Wednesday, September 25, 2013

Day 2 with Author Kim Rendfeld

Welcome back for our second day with author Kim Rendfeld! Kim has a lifelong fascination with fairy tales and legends, which set her on her quest to write The Cross and the Dragon and other tales set during Charlemagne’s reign.

Kim will be giving away one copy of The Cross and the Dragon to a commenter this week (U.S. resident). All you have to do to be eligible for the drawing is answer this question: What is the relationship between Hruodland and King Charles in The Cross and the Dragon? (Hint: the answer is in the first chapter, posted on

Kim, historical fiction requires so much research. What’s the most interesting (or unusual, or funny) thing you’ve done in the name of research for a book? Or, what’s one of the most challenging things about researching books set in the time of Charlemagne?

Charlemagne lived in an era when few people could read and even fewer could write. The monarch himself could speak multiple languages but couldn’t take notes. That reality leads to a paucity of information from primary sources, and the ones that exist are from writers who didn’t let a little thing like facts impede their agenda.

On top of that, many of the fortresses, palaces, and other structures no longer exist. Even the landscape has changed. Forests have been chopped down, marshes were drained, and rivers changed course.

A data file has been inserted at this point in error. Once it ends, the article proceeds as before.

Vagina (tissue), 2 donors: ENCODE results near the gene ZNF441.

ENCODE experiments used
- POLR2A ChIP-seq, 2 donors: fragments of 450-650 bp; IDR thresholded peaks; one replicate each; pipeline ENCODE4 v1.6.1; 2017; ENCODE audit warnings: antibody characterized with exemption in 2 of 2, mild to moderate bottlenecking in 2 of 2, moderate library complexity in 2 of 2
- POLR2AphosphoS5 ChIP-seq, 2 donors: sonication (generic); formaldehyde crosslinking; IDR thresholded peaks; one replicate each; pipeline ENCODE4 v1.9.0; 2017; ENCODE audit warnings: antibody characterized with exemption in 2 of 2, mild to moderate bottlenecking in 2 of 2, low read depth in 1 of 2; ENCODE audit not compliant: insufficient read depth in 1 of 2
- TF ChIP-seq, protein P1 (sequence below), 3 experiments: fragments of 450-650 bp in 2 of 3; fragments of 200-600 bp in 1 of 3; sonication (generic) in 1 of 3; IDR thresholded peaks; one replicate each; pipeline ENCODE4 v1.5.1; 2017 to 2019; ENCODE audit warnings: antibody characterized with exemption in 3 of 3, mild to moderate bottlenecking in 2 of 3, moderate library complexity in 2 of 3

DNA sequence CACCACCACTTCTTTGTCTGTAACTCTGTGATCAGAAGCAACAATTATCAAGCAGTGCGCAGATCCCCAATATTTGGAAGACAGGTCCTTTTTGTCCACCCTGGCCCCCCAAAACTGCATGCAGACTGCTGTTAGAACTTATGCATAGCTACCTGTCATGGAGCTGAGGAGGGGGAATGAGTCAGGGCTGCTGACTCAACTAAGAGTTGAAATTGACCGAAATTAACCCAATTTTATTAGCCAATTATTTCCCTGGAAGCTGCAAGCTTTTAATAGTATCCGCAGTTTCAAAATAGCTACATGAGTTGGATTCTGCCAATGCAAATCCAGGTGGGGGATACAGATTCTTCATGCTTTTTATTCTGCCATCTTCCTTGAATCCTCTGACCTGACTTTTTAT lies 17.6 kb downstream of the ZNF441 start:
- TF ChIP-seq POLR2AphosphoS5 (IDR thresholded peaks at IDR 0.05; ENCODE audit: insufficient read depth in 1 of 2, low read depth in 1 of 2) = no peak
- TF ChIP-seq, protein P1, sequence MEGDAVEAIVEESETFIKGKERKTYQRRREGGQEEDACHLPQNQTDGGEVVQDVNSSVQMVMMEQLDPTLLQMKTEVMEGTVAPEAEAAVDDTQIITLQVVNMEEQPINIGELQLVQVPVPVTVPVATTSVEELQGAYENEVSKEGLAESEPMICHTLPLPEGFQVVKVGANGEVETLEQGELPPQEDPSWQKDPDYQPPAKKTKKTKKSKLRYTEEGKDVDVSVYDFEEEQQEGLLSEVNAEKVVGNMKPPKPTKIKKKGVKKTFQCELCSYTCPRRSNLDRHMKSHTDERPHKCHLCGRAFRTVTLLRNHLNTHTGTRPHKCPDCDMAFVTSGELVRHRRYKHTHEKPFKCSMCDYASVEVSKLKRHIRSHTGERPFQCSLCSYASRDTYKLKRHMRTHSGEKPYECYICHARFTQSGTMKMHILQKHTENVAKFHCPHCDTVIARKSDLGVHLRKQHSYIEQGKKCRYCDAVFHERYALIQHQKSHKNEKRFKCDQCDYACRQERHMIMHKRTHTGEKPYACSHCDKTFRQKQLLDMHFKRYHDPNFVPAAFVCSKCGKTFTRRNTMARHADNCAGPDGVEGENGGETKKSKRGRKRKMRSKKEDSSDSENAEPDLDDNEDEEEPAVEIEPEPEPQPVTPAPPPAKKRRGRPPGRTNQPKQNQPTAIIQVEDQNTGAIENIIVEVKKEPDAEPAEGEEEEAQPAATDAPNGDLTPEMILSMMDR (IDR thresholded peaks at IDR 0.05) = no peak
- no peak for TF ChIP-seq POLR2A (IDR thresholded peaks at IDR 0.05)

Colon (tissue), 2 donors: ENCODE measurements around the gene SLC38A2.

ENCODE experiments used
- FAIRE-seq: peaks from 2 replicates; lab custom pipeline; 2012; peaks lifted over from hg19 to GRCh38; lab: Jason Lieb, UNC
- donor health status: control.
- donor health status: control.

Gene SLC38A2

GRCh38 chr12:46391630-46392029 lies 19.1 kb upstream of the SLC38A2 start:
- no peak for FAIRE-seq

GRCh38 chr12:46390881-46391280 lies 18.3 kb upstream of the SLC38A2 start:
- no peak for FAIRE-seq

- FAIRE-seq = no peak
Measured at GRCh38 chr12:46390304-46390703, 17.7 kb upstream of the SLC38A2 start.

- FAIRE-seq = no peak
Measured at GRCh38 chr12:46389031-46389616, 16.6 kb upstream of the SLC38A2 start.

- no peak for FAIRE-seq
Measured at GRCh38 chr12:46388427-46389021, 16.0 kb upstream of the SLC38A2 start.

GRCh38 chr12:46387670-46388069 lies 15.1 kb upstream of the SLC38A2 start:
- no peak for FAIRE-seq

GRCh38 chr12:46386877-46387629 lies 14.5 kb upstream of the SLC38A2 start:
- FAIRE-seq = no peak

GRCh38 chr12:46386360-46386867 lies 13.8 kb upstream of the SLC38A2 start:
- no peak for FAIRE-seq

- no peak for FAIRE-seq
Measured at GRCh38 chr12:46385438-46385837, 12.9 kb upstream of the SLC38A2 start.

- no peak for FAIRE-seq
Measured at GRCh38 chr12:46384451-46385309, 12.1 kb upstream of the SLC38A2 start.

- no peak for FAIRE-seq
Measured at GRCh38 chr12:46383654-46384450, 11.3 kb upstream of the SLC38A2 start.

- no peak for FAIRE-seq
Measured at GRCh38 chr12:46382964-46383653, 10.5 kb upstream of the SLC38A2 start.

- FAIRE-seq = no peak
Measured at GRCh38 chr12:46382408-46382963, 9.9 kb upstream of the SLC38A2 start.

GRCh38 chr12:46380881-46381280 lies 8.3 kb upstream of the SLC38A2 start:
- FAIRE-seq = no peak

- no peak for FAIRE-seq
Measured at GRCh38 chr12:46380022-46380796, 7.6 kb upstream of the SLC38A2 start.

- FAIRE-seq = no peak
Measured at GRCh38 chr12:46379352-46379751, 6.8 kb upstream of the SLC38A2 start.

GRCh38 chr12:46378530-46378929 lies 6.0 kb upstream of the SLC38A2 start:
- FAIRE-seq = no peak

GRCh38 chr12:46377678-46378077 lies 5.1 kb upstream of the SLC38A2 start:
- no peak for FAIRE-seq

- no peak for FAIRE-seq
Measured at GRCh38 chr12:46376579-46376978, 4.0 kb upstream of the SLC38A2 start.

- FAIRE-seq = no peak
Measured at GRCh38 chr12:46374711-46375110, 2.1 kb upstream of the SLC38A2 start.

Fortunately, we have the work of scholars who’ve read, translated, and analyzed medieval Latin, and I’ve turned to their work for information. (Historical novelist’s disclaimer: any mistakes, goofs, and misunderstandings are mine and mine alone.)

Perhaps, one of the most unusual things has come in the research for my third book. Still in a rough state, it will feature Queen Fastrada, Charles’s most influential and hated wife.

Through interlibrary loan, I borrowed a large archaeological report in German on the Frankish fortress of Büraburg, even though I don’t speak or read German. But the report has photos and maps, and I used Google Translate to glean enough information on what that fortress and its inhabitants were like. We know Fastrada came from East Francia but not exactly where. For her to become real to me, she needed a hometown, so I chose Büraburg, which was on the frontier between Frankish and Saxon territory.